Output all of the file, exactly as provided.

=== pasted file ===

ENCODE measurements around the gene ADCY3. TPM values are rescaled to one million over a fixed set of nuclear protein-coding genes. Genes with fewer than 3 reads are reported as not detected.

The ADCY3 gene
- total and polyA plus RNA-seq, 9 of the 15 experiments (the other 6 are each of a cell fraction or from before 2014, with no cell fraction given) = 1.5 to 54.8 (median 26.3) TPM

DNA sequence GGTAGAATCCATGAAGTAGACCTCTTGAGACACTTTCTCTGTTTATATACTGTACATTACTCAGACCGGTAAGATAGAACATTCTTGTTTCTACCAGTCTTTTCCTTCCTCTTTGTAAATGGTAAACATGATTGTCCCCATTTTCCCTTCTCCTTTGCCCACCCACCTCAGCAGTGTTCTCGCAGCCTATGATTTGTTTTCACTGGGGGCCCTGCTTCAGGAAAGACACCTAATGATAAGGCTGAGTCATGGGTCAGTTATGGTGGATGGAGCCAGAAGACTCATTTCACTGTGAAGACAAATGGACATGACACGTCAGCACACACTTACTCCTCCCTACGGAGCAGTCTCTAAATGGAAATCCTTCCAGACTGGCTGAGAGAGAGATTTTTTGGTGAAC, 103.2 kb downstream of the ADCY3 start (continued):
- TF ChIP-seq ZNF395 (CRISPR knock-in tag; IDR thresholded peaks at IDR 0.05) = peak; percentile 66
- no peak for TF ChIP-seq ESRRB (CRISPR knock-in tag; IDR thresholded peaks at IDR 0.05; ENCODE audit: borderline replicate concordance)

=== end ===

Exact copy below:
ENCODE measurements around the gene ADCY3. TPM values are rescaled to one million over a fixed set of nuclear protein-coding genes. Genes with fewer than 3 reads are reported as not detected.

The ADCY3 gene
- total and polyA plus RNA-seq, 9 of the 15 experiments (the other 6 are each of a cell fraction or from before 2014, with no cell fraction given) = 1.5 to 54.8 (median 26.3) TPM

DNA sequence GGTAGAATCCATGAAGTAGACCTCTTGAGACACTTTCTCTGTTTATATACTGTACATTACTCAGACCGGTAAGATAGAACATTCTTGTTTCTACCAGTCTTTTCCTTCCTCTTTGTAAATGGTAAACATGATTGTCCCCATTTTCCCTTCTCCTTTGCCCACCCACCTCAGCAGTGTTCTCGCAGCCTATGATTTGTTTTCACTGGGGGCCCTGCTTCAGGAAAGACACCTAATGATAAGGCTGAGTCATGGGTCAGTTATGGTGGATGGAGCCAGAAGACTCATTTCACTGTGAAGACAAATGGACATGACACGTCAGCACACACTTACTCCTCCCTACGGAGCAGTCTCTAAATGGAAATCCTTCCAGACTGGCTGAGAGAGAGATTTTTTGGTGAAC, 103.2 kb downstream of the ADCY3 start (continued):
- TF ChIP-seq ZNF395 (CRISPR knock-in tag; IDR thresholded peaks at IDR 0.05) = peak; percentile 66
- no peak for TF ChIP-seq ESRRB (CRISPR knock-in tag; IDR thresholded peaks at IDR 0.05; ENCODE audit: borderline replicate concordance)